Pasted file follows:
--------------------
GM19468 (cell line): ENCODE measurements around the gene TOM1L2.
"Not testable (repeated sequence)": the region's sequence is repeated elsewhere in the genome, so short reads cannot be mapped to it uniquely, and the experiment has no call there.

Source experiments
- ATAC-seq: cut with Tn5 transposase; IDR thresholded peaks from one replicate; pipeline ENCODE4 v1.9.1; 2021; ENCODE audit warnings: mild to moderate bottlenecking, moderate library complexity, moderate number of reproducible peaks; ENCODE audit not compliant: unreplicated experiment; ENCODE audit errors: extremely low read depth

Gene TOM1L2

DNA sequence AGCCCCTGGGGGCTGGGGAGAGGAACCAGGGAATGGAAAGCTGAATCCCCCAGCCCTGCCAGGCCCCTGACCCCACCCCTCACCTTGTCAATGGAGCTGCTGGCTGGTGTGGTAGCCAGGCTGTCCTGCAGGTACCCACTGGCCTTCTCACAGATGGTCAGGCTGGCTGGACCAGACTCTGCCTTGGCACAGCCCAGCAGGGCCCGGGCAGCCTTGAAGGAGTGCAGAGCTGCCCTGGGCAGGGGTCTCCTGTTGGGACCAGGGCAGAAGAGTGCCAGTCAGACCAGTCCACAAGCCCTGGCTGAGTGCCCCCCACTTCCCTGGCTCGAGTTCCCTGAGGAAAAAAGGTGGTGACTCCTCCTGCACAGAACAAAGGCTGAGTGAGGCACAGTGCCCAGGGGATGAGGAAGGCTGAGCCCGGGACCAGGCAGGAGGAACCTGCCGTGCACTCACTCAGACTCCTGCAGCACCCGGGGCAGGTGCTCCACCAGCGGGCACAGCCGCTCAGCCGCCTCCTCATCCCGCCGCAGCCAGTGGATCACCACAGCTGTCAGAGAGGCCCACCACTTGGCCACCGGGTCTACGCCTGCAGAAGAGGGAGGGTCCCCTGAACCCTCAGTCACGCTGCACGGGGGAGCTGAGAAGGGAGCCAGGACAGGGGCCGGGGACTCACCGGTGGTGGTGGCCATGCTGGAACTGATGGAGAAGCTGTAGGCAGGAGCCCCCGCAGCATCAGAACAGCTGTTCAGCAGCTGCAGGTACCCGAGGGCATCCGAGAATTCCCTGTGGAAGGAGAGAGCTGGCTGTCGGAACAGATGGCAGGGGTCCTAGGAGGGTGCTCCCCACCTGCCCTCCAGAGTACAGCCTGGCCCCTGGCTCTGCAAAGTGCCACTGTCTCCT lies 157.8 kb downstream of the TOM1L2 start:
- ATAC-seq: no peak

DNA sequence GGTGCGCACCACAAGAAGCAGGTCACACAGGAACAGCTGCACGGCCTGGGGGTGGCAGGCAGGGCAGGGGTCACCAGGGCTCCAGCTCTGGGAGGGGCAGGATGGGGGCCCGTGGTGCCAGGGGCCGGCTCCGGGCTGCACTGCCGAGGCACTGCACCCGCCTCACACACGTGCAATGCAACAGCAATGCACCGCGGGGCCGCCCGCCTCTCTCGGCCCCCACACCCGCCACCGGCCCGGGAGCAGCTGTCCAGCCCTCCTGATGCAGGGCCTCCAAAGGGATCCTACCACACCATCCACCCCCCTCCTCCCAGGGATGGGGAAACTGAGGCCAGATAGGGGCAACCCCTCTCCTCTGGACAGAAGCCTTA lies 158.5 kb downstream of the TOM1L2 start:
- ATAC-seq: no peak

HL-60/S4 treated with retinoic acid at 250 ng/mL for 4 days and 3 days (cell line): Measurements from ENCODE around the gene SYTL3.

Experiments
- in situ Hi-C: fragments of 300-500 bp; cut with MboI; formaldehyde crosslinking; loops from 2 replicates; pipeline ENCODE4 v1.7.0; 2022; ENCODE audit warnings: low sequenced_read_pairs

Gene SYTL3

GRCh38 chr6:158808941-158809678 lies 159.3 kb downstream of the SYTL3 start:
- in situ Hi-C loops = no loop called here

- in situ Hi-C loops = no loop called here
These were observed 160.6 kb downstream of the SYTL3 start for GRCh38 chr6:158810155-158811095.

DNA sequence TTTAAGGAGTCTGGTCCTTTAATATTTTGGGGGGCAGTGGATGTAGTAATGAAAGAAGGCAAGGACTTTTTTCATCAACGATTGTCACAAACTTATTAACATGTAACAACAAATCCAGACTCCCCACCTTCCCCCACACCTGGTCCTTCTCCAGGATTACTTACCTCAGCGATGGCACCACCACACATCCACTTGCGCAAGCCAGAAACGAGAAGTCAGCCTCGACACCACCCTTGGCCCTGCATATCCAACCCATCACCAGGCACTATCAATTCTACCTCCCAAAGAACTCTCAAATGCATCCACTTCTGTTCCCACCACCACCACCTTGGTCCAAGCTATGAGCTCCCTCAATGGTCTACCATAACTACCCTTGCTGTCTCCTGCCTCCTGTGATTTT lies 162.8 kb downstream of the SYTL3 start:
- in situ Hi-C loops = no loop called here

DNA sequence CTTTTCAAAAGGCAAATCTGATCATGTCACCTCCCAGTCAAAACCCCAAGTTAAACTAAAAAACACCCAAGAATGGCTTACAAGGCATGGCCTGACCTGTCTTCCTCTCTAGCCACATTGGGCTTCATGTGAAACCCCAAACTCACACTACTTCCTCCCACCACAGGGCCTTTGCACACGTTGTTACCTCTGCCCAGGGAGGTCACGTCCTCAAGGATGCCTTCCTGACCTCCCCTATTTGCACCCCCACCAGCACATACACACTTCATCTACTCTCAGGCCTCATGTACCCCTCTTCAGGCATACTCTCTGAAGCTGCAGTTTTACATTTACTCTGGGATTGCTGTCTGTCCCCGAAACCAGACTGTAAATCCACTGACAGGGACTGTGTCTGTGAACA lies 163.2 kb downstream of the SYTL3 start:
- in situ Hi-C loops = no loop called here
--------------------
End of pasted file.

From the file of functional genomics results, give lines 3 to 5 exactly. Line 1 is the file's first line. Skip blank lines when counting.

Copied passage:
Source experiments
- ATAC-seq: cut with Tn5 transposase; IDR thresholded peaks from one replicate; pipeline ENCODE4 v1.9.1; 2021; ENCODE audit warnings: mild to moderate bottlenecking, moderate library complexity, moderate number of reproducible peaks; ENCODE audit not compliant: unreplicated experiment; ENCODE audit errors: extremely low read depth

Gene TOM1L2